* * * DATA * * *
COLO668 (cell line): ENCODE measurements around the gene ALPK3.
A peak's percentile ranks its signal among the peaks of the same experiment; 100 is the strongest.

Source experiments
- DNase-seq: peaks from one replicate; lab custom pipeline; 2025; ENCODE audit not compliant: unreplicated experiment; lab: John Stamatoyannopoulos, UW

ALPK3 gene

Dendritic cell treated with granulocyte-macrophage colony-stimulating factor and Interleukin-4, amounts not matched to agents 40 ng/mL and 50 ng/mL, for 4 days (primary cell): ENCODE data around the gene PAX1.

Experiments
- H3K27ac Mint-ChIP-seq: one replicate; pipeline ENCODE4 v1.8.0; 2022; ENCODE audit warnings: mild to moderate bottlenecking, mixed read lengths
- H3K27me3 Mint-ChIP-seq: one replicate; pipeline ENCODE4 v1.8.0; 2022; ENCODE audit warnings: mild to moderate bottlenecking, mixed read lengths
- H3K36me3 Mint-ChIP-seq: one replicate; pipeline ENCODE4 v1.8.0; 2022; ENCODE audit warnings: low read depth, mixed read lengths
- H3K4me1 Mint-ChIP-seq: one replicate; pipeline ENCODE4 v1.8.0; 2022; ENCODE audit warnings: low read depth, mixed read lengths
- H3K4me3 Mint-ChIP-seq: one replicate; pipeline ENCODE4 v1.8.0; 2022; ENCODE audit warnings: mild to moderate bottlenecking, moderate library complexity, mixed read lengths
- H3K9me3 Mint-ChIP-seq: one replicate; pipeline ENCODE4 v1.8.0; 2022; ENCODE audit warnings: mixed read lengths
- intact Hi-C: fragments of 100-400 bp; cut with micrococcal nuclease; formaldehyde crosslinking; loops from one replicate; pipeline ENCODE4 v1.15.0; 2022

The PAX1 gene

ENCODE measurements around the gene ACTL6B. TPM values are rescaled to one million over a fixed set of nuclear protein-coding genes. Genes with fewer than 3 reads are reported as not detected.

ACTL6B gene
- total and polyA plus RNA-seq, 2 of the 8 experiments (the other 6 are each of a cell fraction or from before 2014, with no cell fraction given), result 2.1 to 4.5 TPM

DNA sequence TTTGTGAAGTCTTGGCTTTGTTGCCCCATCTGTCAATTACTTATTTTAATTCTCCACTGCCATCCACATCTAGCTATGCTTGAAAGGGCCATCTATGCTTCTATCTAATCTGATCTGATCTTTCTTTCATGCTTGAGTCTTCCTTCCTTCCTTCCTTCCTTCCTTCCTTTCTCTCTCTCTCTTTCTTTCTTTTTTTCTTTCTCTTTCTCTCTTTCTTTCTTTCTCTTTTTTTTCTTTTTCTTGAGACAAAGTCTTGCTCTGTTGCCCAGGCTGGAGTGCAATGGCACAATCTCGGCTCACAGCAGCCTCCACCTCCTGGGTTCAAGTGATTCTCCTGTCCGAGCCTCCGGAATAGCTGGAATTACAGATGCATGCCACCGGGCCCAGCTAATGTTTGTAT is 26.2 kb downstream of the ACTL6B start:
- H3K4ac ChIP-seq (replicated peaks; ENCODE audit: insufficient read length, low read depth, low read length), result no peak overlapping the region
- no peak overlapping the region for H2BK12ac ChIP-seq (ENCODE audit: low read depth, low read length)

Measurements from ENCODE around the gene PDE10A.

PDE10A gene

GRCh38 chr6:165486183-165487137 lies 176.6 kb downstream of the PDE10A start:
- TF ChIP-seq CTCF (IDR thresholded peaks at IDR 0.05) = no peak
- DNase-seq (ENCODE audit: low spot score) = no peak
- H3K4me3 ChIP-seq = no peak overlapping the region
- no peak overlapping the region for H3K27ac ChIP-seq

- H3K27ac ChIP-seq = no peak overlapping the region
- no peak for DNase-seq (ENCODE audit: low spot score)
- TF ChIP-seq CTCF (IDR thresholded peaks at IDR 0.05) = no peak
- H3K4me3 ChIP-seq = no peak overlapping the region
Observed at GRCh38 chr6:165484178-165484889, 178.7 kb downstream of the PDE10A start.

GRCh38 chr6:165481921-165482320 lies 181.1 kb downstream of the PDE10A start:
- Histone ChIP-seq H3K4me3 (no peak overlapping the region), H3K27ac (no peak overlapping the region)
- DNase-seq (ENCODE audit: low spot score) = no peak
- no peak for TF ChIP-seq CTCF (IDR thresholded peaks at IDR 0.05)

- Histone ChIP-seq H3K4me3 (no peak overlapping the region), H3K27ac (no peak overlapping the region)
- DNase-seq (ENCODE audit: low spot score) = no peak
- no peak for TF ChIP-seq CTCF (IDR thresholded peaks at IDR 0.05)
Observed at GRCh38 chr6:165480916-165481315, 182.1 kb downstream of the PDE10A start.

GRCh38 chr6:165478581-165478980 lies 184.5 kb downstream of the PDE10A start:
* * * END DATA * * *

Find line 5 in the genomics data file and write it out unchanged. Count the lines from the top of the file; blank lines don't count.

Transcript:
ALPK3 gene